Design Rules for Laser‐Treated Icephobic Metallic Surfaces for Aeronautic Applications

Results of the work in the Laser4Fun project has been published as:

Vittorio Vercillo, Simone Tonnicchia, Jean‐Michel Romano, Antonio García‐Girón, Alfredo I. Aguilar‐Morales, Sabri Alamri, Stefan S. Dimov, Tim Kunze, Andrés Fabián Lasagni, Elmar Bonaccurso. (2020) Design Rules for Laser‐Treated Icephobic Metallic Surfaces for Aeronautic Applications. Advanced Functional Materials, 1910268.

 

Abstract

Ice accretion on external aircraft surfaces due to the impact of supercooled water droplets can negatively affect the aerodynamic performance and reduce the operational capability and, therefore, must be prevented. Icephobic coatings capable of reducing the adhesion strength of ice to a surface represent a promising technology to support thermal or mechanical ice protection systems. Icephobicity is similar to hydrophobicity in several aspects and superhydrophobic surfaces embody a straightforward solution to the ice adhesion problem. Short/ultrashort pulsed laser surface treatments are proposed as a viable technology to generate superhydrophobic properties on metallic surfaces. However, it has not yet been verified whether such surfaces are generally icephobic under representative icing conditions. This study investigates the ice adhesion strength on Ti6Al4V, an alloy commonly used for aerospace components, textured by means of direct laser writing, direct laser interference patterning, and laser‐induced periodic surface structures laser sources with pulse durations ranging from nano‐ to femtosecond regimes. A clear relation between the spatial period, the surface microstructure depth, and the ice adhesion strength under different icing conditions is investigated. From these observations, a set of design rules can be defined for superhydrophobic surfaces that are icephobic, too.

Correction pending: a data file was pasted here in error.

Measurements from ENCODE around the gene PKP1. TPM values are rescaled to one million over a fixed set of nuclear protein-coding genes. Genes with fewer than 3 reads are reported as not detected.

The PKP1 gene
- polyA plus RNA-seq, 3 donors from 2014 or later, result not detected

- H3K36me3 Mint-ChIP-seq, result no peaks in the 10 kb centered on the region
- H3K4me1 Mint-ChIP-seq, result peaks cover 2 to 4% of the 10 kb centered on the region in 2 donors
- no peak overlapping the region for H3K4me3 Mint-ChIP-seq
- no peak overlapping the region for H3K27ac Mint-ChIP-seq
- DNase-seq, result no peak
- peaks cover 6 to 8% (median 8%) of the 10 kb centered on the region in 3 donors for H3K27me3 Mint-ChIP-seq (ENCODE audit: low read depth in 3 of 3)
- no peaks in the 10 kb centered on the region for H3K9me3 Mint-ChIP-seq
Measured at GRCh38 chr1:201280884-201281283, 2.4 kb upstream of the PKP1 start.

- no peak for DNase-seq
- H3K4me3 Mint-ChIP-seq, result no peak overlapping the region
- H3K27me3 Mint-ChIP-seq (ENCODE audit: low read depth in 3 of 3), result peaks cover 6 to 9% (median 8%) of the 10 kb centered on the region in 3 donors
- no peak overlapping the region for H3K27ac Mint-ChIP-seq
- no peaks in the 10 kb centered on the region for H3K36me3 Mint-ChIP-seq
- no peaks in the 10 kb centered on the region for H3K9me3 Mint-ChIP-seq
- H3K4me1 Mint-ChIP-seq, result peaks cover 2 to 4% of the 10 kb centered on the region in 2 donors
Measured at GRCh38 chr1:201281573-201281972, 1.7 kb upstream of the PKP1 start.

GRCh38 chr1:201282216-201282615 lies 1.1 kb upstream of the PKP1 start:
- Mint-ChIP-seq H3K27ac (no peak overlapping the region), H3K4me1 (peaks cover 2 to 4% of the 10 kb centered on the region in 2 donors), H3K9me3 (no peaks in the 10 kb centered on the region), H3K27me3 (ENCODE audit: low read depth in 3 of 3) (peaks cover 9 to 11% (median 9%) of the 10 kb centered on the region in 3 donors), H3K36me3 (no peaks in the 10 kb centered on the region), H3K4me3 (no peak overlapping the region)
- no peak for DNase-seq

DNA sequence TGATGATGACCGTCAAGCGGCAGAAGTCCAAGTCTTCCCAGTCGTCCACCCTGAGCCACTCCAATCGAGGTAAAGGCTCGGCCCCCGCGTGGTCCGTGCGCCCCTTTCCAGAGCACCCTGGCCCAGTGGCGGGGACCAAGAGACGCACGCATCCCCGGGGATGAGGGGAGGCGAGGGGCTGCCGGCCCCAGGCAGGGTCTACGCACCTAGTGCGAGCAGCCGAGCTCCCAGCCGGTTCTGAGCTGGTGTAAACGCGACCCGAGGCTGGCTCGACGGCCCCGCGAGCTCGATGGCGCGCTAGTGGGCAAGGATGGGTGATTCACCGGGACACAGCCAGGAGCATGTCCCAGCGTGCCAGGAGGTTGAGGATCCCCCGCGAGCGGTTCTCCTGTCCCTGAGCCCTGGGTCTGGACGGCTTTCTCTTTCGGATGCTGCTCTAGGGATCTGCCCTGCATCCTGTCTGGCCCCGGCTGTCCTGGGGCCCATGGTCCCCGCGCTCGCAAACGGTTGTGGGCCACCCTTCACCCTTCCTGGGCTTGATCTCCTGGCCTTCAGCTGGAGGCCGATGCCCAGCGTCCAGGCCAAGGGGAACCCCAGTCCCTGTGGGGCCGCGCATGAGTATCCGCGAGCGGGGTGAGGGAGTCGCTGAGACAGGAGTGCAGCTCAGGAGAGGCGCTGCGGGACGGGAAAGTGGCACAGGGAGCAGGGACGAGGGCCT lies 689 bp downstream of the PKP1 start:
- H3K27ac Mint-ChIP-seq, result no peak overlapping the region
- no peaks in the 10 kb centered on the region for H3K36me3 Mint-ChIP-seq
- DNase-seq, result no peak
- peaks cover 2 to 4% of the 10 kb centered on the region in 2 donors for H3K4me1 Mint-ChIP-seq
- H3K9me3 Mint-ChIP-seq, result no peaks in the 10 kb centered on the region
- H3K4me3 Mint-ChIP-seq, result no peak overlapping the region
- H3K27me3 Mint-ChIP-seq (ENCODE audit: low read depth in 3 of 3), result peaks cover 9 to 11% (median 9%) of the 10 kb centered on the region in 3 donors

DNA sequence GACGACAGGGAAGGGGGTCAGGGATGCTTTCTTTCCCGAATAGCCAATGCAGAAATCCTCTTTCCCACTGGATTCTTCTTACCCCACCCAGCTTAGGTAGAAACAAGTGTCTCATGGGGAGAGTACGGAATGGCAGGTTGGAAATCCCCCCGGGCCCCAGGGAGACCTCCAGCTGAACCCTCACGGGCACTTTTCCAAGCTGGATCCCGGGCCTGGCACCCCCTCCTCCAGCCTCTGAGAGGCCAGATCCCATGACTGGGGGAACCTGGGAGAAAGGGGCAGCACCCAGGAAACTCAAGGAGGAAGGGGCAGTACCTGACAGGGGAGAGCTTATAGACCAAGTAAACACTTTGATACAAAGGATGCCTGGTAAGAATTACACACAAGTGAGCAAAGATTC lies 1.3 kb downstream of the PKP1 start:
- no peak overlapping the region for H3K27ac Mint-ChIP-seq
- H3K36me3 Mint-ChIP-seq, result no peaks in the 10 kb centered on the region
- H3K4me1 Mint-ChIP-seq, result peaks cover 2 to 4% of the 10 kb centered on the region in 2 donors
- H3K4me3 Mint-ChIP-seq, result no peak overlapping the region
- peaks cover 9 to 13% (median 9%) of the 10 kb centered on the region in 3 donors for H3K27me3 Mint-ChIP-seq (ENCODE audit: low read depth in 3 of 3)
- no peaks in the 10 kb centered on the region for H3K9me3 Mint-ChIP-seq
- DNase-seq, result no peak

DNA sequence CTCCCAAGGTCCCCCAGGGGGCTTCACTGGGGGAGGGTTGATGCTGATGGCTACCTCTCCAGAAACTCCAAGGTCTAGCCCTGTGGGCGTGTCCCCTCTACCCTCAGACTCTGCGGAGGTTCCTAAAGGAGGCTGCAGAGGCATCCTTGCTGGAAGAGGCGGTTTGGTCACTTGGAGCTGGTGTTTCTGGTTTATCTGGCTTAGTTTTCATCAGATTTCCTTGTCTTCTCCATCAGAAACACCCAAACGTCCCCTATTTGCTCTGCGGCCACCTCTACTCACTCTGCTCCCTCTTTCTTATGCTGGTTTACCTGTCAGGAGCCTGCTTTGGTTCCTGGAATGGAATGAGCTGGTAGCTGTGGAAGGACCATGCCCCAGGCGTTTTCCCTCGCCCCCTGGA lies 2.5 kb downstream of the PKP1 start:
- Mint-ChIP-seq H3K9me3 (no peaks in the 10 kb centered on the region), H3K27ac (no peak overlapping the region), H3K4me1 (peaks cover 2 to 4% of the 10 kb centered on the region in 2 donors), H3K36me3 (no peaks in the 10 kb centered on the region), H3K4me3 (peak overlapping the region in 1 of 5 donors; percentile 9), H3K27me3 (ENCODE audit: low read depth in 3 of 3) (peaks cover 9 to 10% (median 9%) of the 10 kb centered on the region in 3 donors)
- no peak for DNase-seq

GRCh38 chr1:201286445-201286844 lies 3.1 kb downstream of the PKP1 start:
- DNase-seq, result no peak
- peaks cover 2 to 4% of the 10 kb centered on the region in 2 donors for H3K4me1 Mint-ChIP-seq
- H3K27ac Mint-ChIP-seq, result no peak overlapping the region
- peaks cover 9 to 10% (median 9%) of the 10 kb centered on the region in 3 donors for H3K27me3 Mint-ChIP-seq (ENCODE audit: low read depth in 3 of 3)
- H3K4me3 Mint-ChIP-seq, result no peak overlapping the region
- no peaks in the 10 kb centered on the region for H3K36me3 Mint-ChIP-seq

Link(s)

https://onlinelibrary.wiley.com/doi/full/10.1002/adfm.201910268

PhD degree awarded to Antonio García Girón

On 28th February 2020, our Early Stage Researcher Antonio García Girón, from the Laser4Fun project, successfully defended his thesis for the degree of Doctor of Philosophy.

The work titled “Laser-based surface functionalisation: advances in durability and 3D processing” was carried out in the University of Birmingham under the supervision of Professor Stefan Dimov, studying some limitations of the laser surface functionalisation. The examination board was composed by Dr. C. Kong, Dr. S. Bigot and Dr. N. Gao, and the viva took place at the University of Birmingham in the morning on 28th February 2020.

Summary of Antonio’s research
Surface functionalization is gaining interests for industry and research due to the new attractive properties that can be “imprinted” on metal components, e.g. bacteria repellence or hydrophobicity among others. Considering the available alternative technologies to achieve such functional responses, direct laser writing is gaining a popularity due to its cost-effectiveness, selectivity and relatively short processing time. It allows surface properties to be modified or tuned by patterning and texturing at micron or submicron scales. However, laser surface functionalization has some limitations, too, such as the durability of the produced topographies and hence of their functionality, and also capabilities to apply it on free-form surfaces. In this context, the focus of the research presented in this thesis is on addressing these open issues. In particular, a combination of plasma surface alloying and laser patterning is proposed in order to increase hardness of produced functional surfaces, and thus to increase their wear resistance and durability. Also, a method to study the effects of the process disturbances in patterning 3D surfaces is proposed, especially on resulting topographies and their functional responses. All together, the research advances the knowledge in laser surface patterning and addresses key constraints for the broader use of this technology by industry.

Development of an Analytical Model for Optimization of Direct Laser Interference Patterning

Results of the work in the Laser4Fun project has been published as:

Bogdan Voisiat, Alfredo I. Aguilar-Morales, Tim Kunze and Andrés Fabián Lasagni. Development of an Analytical Model for Optimization of Direct Laser Interference Patterning. Materials 13 (200), 2020.